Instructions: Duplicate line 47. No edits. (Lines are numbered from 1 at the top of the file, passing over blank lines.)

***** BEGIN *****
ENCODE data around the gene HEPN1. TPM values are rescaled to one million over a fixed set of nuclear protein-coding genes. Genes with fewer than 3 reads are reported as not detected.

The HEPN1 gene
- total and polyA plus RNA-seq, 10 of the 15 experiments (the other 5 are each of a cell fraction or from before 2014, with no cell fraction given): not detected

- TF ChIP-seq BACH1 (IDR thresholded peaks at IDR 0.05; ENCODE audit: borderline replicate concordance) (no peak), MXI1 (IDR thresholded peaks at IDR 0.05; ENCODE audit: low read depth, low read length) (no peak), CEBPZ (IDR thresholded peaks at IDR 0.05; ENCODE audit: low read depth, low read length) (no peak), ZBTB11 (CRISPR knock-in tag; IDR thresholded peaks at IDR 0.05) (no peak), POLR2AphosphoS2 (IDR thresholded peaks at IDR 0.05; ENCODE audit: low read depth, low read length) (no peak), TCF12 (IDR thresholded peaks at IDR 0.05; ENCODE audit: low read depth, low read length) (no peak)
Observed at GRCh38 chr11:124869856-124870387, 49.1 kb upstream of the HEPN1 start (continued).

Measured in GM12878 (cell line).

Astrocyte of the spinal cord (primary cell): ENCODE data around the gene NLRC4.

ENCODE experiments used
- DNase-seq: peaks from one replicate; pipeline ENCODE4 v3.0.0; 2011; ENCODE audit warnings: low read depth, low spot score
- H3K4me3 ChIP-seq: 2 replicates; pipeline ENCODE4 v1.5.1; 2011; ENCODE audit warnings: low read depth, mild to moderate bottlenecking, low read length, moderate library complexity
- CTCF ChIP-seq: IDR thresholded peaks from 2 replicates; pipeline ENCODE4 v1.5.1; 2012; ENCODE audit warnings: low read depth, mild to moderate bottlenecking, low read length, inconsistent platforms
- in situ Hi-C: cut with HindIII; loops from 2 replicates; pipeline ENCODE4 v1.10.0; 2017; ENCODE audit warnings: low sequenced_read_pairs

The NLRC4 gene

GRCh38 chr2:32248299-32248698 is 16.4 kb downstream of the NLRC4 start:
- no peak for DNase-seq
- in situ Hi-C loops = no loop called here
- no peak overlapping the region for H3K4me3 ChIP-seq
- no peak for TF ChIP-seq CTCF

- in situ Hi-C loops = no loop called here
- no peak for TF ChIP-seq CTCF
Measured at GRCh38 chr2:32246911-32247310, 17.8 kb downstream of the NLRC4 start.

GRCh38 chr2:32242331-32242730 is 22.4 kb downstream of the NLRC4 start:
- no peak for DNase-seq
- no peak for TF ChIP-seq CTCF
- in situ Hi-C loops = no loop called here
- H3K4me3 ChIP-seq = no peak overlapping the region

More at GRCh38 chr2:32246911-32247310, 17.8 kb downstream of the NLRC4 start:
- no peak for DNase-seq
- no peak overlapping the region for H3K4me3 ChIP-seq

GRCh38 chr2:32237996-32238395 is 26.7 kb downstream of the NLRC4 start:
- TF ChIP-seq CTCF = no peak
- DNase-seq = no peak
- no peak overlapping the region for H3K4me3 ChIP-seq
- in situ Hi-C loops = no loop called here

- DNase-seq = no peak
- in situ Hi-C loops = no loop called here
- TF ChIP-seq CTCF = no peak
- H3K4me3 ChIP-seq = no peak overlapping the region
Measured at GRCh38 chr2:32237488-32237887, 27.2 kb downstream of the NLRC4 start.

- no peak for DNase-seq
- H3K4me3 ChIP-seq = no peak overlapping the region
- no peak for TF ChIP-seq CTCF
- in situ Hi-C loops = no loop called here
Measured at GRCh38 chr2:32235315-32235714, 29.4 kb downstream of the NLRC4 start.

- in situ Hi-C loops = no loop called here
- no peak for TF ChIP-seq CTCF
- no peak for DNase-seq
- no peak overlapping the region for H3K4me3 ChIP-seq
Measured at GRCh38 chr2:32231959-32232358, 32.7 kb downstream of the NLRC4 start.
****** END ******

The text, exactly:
- no peak for DNase-seq